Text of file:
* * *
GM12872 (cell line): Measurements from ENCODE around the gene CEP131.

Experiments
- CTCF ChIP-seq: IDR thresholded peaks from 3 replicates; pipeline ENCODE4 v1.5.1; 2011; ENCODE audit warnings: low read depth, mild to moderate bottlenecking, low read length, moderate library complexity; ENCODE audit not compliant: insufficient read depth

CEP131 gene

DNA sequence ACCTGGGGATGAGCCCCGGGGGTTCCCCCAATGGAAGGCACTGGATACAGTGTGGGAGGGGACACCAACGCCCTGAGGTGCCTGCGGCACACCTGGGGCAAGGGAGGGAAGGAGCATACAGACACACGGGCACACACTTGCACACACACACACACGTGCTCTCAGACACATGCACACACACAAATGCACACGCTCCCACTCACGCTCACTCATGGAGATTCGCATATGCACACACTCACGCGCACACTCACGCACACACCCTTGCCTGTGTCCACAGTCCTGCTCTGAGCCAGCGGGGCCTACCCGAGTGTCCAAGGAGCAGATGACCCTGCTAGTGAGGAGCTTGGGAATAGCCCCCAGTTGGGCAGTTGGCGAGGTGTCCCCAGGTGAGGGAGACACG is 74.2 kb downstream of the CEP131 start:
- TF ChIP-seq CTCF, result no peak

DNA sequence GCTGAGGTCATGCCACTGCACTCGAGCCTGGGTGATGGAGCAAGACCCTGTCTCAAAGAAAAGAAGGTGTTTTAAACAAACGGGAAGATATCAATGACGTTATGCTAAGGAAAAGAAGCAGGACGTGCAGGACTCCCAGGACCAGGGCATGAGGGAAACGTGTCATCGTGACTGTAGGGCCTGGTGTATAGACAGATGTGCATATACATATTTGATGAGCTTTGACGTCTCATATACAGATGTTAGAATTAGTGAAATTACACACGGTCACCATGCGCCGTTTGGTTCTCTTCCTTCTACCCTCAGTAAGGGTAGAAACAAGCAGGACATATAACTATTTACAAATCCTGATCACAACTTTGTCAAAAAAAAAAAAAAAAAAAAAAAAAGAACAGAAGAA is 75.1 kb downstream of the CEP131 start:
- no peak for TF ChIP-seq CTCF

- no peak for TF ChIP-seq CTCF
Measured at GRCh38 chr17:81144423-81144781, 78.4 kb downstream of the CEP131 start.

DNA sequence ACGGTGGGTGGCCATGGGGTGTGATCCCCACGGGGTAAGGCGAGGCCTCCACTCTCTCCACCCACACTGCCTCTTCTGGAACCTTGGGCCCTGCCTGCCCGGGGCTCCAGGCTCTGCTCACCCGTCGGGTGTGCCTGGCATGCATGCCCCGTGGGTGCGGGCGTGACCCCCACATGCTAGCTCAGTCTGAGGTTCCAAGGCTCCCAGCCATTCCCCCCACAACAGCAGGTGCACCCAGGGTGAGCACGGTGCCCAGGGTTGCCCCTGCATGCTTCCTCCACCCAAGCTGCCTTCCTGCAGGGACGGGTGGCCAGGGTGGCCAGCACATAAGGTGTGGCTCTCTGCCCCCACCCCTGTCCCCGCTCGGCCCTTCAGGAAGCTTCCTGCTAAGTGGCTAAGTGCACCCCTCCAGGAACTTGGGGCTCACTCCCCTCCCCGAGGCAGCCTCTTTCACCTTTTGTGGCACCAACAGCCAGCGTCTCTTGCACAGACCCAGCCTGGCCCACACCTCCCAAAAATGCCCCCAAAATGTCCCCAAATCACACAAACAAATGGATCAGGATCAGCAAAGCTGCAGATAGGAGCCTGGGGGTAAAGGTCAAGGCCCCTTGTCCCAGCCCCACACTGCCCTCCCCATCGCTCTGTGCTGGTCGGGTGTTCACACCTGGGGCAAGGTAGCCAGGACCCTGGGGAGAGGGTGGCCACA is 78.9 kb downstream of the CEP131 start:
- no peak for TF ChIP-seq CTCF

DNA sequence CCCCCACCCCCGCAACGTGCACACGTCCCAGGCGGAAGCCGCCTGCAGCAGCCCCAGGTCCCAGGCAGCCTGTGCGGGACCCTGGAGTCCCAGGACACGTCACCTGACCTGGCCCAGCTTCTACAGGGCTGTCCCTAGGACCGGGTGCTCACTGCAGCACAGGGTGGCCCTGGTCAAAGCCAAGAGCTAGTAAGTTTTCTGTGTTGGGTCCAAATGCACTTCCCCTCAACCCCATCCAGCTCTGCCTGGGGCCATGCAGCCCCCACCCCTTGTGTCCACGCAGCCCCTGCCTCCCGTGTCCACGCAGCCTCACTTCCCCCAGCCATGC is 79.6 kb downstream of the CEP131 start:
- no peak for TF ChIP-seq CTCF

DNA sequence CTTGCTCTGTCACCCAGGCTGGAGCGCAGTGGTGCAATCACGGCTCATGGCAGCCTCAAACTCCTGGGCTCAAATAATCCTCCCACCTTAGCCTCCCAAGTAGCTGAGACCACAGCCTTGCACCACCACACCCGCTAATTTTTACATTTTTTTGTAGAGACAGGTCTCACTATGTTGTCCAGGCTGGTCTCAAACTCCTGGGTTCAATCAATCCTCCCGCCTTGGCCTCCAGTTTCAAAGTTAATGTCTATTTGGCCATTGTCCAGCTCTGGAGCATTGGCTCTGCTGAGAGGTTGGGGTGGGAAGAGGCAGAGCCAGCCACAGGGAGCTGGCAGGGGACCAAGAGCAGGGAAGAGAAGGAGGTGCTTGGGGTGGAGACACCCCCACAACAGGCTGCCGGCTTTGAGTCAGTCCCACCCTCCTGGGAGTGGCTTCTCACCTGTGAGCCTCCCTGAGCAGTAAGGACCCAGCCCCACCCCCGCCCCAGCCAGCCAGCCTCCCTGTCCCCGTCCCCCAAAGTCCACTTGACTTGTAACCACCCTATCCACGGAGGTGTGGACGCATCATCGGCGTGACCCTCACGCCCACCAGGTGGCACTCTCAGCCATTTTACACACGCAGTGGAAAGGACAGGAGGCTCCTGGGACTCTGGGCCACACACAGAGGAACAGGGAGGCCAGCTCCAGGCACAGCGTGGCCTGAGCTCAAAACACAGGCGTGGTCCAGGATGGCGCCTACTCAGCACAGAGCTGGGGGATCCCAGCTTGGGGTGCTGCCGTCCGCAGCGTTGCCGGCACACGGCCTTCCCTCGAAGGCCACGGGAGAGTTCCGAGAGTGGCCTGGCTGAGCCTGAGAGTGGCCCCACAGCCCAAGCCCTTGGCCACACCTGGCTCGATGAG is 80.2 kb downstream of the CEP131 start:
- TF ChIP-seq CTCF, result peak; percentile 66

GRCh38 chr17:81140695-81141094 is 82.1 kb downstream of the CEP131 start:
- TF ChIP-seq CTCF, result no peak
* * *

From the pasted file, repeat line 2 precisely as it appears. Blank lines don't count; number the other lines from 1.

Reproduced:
Experiments